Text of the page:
Prominent lawmakers from both sides of the political spectrum, such as Senators Ron Johnson and Elizabeth Warren, express a consensus on the need to close down the program due to widespread fraud. Their bipartisan agreement on this issue adds credibility to the severity of the problem.

The article also highlights the proposed measures to address the fraudulent claims, including winding down the program quickly, increasing penalties for those promoting improper claims, and utilizing the savings to offset other tax breaks and support low-income families through an enhanced child tax credit.

A critical aspect of the proposed legislative changes is the timeline for claiming the ERTC. The bill aims to prohibit new claims after January 31 of the current year and impose penalties on those promoting the tax credit if they are aware of or have reason to believe their advice will lead to underreporting of tax liabilities.

The information provided in the article indicates that the IRS has taken steps to address the fraud, including criminal investigations and the implementation of withdrawal and voluntary disclosure programs. The recent update from the IRS, as of December 31, reveals ongoing efforts to combat fraud and a 40% decline in average weekly claims following the implementation of these measures.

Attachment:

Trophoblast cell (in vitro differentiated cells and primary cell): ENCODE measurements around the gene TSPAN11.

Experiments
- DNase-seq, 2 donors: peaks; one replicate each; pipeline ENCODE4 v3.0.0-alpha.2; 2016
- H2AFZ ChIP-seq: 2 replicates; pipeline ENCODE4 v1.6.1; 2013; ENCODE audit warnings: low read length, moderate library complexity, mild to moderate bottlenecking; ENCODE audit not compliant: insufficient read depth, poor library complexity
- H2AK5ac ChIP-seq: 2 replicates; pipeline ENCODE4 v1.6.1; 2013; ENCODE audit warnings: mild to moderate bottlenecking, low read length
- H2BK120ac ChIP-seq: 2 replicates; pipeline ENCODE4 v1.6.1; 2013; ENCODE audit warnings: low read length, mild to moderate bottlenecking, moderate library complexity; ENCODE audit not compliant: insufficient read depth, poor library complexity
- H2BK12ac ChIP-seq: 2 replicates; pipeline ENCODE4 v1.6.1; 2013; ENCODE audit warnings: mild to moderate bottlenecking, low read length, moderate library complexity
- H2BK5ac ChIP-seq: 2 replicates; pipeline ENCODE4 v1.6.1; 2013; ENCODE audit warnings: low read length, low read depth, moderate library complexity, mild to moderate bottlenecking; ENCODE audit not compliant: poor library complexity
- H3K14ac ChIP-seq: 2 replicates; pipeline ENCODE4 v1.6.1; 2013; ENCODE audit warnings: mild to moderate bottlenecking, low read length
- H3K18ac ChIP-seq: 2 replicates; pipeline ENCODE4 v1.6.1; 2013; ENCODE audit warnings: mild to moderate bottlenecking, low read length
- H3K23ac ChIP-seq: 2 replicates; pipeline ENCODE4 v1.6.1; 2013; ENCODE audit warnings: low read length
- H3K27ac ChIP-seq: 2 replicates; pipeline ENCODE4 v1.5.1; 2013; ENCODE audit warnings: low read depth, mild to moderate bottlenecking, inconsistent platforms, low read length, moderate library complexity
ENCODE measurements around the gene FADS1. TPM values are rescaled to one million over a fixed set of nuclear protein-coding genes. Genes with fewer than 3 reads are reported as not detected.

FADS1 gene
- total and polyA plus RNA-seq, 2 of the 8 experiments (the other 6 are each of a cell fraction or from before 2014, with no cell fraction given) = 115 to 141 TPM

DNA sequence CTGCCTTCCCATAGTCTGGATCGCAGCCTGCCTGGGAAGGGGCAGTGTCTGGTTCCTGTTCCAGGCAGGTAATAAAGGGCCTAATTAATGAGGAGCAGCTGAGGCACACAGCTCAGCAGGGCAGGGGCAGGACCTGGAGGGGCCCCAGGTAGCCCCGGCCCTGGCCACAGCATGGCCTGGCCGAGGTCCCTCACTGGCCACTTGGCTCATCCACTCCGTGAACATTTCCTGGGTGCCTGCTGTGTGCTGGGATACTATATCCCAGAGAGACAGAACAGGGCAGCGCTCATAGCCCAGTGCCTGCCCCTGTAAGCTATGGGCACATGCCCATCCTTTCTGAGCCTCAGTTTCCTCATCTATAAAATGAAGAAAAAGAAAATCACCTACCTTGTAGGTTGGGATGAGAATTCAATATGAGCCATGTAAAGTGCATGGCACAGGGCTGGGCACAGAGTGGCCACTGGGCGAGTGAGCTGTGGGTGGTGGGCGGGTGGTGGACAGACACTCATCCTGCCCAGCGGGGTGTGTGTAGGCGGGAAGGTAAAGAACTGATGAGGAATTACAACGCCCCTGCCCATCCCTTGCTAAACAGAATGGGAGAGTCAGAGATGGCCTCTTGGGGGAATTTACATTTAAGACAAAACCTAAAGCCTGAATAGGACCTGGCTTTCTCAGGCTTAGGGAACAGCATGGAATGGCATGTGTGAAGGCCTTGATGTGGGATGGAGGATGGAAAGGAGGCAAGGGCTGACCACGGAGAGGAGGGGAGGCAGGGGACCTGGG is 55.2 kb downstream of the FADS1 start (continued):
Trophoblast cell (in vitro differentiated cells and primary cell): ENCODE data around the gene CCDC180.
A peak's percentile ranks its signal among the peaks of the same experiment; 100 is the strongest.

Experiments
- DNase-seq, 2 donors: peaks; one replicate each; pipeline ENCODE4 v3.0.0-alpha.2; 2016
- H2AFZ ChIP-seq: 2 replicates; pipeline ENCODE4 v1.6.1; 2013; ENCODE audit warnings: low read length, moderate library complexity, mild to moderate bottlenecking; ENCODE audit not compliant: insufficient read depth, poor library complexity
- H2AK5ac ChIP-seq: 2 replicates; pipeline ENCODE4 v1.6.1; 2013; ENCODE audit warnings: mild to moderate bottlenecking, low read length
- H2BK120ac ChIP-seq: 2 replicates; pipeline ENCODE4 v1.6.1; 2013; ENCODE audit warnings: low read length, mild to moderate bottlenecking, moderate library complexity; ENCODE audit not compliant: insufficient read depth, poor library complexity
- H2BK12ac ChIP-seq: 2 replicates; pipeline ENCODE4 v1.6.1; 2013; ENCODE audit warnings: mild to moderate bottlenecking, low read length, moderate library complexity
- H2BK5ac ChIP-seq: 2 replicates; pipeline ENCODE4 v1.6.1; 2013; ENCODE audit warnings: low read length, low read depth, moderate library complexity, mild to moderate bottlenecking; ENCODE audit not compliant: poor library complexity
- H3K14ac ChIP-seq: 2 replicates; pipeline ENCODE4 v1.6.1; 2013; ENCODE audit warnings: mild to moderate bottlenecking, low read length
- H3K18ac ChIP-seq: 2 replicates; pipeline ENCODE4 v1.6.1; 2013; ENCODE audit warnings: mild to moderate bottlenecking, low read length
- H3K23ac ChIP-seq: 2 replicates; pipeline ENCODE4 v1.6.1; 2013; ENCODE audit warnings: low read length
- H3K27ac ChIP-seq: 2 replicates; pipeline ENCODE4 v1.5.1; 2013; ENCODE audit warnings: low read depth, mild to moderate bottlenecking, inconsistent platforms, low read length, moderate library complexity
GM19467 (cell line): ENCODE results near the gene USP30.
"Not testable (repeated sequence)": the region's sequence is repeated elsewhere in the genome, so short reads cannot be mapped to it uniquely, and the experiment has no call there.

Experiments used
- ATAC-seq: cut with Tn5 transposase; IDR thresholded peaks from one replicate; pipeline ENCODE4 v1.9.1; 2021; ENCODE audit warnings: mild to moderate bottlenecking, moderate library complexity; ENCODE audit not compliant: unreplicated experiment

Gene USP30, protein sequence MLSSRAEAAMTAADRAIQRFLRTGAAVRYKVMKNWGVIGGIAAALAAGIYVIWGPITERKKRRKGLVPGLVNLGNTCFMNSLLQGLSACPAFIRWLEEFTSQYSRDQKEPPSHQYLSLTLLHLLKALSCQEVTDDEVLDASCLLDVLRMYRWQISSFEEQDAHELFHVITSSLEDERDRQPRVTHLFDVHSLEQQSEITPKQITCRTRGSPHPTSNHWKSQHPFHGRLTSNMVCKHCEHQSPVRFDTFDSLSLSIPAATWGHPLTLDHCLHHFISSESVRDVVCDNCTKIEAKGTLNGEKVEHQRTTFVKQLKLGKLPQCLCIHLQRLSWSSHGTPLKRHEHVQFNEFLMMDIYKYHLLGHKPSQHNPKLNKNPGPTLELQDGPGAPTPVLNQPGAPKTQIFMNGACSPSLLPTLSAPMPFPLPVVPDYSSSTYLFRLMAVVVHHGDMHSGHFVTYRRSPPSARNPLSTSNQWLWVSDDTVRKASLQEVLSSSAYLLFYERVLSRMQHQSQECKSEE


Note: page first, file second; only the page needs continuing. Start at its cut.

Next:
In conclusion, the article paints a vivid picture of the challenges associated with the ERTC and the bipartisan consensus on the need for swift legislative action to curb fraudulent claims. The proposed changes aim not only to mitigate the financial impact of the program but also to enhance the efficiency of the IRS in handling legitimate claims from businesses affected by the pandemic.

A COVID-era program is awash in fraud. Congress aims to wind it down and expand the child tax credit (2024)